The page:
sxsw chaos

There is nothing more disappointing than shelling out major money for an event badge, meticulously planning your agenda, and showing up to the event only to find all the sessions you were looking forward to are overbooked.

For attendees of the annual South by Southwest Interactive Festival, this has become a recurring disappointment. Last year, event organizers sold 24,000 Interactive badges, yet the keynote room only accommodated 1,500 attendees.

This has become a major thorn in SXSW’s side and a vocal frustration for festival goers who are actually there for the sessions, not just the parties — and there are more of us than one would think!

The problem is magnified as SXSW grows exponentially each year. Attendees often have to be in line an hour or more before the most popular sessions, yet all sessions are planned just 10 minutes apart. We are often left with two strategy options:

  • Pay $1150 (the current price for an Interactive-only badge) to get into maybe one popular session and another lesser session a day, or
  • Settle for a few less appealing sessions that may or may not be valuable to you.

SXSW Interactive has become one of the largest tech events in the world. Including free activities, the entire 2012 event had more than 300,000 attendees. But SXSW’s billing methods are prehistoric.

It might not be a silver bullet, but activity-based billing could surely help. You know those fancy badges with our pictures on them and drink tickets inside? Imagine if they came with RFID chips that could be scanned throughout the event to enable more pricing options.

Imagine this:

  • SXSW allocates credits to be used for access to sessions. The more desirable the session, the more credits they require for entrance (a real-time marketplace). Pay a market price for only the sessions, shows, or screenings you attend. The most popular activities cost the most, while the niche sessions are a great bargain.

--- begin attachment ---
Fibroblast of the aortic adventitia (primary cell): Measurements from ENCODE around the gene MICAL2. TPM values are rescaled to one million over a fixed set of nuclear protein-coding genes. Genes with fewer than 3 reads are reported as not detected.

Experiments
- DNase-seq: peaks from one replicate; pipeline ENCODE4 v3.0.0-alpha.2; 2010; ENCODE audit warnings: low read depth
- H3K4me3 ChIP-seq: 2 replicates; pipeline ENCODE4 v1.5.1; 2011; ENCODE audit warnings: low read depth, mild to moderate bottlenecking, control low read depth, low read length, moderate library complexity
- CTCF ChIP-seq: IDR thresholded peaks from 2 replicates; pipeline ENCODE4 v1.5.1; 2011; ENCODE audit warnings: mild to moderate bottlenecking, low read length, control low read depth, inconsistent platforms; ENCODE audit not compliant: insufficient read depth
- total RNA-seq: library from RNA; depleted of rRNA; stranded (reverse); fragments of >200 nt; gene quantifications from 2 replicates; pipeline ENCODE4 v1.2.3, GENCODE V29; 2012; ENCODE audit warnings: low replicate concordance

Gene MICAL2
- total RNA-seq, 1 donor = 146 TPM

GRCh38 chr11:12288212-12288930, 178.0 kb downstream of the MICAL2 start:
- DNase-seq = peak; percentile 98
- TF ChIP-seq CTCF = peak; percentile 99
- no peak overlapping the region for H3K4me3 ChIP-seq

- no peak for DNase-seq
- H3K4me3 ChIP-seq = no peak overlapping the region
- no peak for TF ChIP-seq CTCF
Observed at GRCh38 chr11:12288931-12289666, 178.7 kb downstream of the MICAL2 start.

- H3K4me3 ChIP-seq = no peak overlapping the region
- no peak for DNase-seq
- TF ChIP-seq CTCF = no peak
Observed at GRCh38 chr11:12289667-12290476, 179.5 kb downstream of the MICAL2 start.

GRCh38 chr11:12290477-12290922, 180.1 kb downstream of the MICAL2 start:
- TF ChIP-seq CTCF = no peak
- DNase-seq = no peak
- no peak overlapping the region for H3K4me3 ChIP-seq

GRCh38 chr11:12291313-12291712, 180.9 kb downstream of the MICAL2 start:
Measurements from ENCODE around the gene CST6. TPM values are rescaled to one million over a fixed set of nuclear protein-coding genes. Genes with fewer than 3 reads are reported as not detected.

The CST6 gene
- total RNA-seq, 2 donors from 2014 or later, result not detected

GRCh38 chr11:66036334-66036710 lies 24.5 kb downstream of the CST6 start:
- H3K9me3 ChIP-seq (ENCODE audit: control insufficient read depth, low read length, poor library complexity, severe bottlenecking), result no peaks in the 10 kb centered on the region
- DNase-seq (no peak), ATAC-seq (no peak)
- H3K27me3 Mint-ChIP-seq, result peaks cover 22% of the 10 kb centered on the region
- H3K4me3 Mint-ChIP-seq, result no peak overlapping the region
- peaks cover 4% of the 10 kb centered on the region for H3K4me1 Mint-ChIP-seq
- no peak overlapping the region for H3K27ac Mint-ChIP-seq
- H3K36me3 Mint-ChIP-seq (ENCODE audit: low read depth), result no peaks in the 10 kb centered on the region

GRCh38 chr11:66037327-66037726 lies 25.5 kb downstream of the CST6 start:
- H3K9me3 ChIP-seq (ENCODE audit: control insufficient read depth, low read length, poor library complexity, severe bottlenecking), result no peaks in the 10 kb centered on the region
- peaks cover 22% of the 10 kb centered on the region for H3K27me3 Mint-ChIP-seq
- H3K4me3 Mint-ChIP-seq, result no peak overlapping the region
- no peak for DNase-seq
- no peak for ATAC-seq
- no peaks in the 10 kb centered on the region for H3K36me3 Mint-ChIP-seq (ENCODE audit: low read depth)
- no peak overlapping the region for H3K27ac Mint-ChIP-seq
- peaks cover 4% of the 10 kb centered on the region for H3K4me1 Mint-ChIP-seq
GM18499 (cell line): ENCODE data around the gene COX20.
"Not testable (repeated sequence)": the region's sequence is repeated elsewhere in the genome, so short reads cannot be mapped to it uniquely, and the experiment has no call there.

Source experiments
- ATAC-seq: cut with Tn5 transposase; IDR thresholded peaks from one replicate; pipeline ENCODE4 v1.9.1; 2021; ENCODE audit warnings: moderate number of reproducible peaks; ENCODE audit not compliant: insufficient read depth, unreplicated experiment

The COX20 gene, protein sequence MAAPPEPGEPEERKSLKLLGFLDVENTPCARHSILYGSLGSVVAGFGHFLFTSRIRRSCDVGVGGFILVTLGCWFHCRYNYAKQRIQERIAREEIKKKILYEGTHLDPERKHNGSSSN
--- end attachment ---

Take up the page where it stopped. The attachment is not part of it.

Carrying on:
• Pay additional credits to reserve a seat at conference sessions.
  • Corporate or volume discounts would be available for those who are using badges heavily.
  • Earn credits for social activities like tweets, likes, upvotes, or shares that promote the conference.
  • The pricing options are infinite and stand to deliver significantly more value than the flat rate badges. And don’t even get me started on the wristbands, which arguably have been declining in value since 2003.

There is enough flexibility in an activity-based billing structure that SXSW could bring in optimal revenue while ensuring customers don’t end up feeling frustrated by the fact that SXSW overbooks like a flight on Christmas Eve.

If the Interactive portion of SXSW doesn’t take action to address the situation, the competition surely will continue to do so. We’ll see continued growth of unofficial, private SXSW events (renegade technology sessions, speakers, “nerdvana” parties, etc.) taking place in Austin in parallel to the official fête — not unlike what we’ve seen increasingly happen with SXSW Music.

James Messer is co-founder and CEO of billing startup Transverse. Messer has spent more than 18 years focused on the telecommunications and IT industries with a focus on billing. He is also a big music lover and attends the SXSW interactive and music events every year.

Image credit: Alfie Photography/Shutterstock